This is Christopher at church. Some Sundays he brings the mug he made in Ceramics class. The look on his face is reserved for when he’s indulging a request of mine (posing with his mug for a picture) but doesn’t mind.
Tomorrow is Christopher’s sixteenth IEP (Individualized Education Program). This is the plan that is created to determine what services a child in Special Ed will receive and what accommodations will be made to support the child. This is also where goals are established for the coming school year. The goals, whether or not they are achieved, reveal the child’s progress.
Last week he took a vocabulary test (PPVT-4 for those in the know) and scored the age equivalence of a 25-year-old. Christopher is sixteen.
That’s pretty impressive for any kid, but for a young man who is hard of hearing it’s flat out amazing.
I’m proud of my boy.
Pam B says
I laughed at your title for this post because the most effective way we found to punish our children when they were not yet adults was to take away their books and other reading material. It wasn’t a thoroughly effective form of punishment because they would then make up their own stories for entertainment. But it worked better than any other methods we tried.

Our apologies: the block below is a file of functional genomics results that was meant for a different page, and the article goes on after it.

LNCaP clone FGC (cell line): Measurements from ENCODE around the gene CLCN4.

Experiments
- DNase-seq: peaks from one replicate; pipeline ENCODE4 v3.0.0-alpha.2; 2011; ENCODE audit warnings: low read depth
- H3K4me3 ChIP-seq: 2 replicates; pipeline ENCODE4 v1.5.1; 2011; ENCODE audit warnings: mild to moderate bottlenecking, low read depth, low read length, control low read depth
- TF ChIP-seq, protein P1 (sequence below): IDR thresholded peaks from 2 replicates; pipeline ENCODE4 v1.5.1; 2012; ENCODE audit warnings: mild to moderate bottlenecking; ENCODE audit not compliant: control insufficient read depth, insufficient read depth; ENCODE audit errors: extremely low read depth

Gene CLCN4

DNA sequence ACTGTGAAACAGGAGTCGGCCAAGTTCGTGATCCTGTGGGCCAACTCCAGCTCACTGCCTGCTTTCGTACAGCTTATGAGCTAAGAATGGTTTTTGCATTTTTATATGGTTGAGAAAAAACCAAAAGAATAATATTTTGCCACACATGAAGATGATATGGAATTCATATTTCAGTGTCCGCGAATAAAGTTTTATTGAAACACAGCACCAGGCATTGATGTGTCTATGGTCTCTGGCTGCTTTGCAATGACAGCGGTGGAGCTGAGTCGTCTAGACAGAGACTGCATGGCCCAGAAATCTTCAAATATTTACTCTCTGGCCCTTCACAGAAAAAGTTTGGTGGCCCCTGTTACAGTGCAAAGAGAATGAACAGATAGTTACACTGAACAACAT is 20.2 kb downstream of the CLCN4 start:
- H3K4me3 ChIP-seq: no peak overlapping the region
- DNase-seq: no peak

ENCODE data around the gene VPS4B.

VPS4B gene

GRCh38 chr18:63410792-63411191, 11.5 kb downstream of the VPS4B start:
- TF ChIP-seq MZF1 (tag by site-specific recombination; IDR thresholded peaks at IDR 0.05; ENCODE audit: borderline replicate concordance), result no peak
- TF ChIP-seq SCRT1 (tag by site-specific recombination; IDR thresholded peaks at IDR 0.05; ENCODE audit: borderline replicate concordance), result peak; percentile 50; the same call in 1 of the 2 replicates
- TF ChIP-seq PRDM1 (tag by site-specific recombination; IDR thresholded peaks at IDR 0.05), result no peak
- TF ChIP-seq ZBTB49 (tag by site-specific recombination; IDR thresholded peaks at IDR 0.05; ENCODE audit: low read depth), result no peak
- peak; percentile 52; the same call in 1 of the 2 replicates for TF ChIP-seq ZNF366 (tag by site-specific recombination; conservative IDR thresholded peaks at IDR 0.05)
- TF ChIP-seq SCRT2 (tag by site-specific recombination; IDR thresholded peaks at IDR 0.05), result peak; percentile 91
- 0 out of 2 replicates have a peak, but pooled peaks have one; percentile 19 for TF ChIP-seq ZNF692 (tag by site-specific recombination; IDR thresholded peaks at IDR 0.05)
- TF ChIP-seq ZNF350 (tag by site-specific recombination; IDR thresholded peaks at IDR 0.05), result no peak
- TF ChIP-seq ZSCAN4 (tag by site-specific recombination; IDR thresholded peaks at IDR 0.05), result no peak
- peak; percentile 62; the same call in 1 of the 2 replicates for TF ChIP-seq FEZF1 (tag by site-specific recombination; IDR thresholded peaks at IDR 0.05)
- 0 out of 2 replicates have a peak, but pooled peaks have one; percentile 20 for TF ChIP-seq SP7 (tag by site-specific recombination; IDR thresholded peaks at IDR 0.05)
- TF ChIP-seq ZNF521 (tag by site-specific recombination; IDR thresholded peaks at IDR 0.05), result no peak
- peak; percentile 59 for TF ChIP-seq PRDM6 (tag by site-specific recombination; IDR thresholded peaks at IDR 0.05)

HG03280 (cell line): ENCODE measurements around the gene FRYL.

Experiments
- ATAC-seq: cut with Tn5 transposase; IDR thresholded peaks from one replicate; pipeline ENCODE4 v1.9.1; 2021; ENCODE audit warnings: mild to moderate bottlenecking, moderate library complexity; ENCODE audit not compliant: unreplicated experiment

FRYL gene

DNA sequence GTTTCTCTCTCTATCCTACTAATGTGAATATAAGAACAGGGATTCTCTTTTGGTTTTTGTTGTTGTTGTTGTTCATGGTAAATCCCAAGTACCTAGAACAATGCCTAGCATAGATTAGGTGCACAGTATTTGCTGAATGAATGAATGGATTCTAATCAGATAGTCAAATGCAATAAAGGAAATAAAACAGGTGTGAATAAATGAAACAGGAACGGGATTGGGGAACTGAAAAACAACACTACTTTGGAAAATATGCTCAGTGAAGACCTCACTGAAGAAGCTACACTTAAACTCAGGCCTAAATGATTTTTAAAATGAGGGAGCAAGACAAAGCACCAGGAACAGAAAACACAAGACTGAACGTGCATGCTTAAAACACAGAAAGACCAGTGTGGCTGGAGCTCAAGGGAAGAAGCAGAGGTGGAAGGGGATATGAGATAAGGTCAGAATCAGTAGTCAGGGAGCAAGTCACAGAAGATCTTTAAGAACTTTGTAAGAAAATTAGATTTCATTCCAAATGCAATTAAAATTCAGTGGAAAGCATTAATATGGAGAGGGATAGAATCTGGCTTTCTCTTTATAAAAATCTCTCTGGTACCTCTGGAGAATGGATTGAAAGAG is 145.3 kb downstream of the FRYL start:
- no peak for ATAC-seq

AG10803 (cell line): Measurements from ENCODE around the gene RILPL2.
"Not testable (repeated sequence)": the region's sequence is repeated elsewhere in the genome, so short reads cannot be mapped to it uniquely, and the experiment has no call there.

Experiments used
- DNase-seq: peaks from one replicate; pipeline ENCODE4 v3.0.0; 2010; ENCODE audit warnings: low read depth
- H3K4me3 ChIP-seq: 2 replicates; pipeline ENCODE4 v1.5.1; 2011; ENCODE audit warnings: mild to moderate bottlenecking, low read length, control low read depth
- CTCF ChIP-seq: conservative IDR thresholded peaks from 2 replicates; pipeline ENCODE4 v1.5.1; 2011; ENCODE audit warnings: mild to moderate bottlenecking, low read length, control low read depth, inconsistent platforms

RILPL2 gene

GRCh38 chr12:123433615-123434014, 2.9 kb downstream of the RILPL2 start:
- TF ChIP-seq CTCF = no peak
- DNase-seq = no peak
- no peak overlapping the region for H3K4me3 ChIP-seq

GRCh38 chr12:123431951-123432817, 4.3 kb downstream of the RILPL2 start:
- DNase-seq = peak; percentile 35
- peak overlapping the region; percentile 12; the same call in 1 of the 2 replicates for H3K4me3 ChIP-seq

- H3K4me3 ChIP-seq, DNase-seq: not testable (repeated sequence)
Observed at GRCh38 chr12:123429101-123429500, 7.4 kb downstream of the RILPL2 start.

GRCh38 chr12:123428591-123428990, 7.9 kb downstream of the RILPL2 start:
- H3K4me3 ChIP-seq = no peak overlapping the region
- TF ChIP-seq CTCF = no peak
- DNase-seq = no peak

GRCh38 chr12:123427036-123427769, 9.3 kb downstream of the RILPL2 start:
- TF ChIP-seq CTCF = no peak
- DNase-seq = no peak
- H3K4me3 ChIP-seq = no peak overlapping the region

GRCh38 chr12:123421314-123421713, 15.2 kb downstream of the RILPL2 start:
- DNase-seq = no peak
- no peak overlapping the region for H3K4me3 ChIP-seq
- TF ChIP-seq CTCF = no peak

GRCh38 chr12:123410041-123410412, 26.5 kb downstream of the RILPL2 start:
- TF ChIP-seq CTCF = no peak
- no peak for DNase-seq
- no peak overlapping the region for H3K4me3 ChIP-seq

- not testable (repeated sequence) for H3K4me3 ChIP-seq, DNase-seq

And just as an “I can really relate” sort of thing – I homeschooled our oldest son for the first five years of his schooling (He asked me to teach him how to read when he was 3 years old. What mom could possibly turn down that request?) In Florida, where we lived at the time, homeschoolers were required to have their students tested or evaluated once a year by a professional educator. When Josh was 7 years old we went for his eval at the end of the year. The educator who did the evaluation pulled me aside after he completed the vocabulary section and explained that he was reading at a sophomore in COLLEGE level, but she couldn’t put that on the paperwork for the State because first of all she didn’t think they’d believe it, and secondly each student had to show progress from year to year and there wasn’t really anywhere further for Josh to progress.
As a counterbalance, though, Josh is also special needs and he can’t do math to save his life.
Alison Hodgson says
Thanks, Pam B! We are so with you on the math!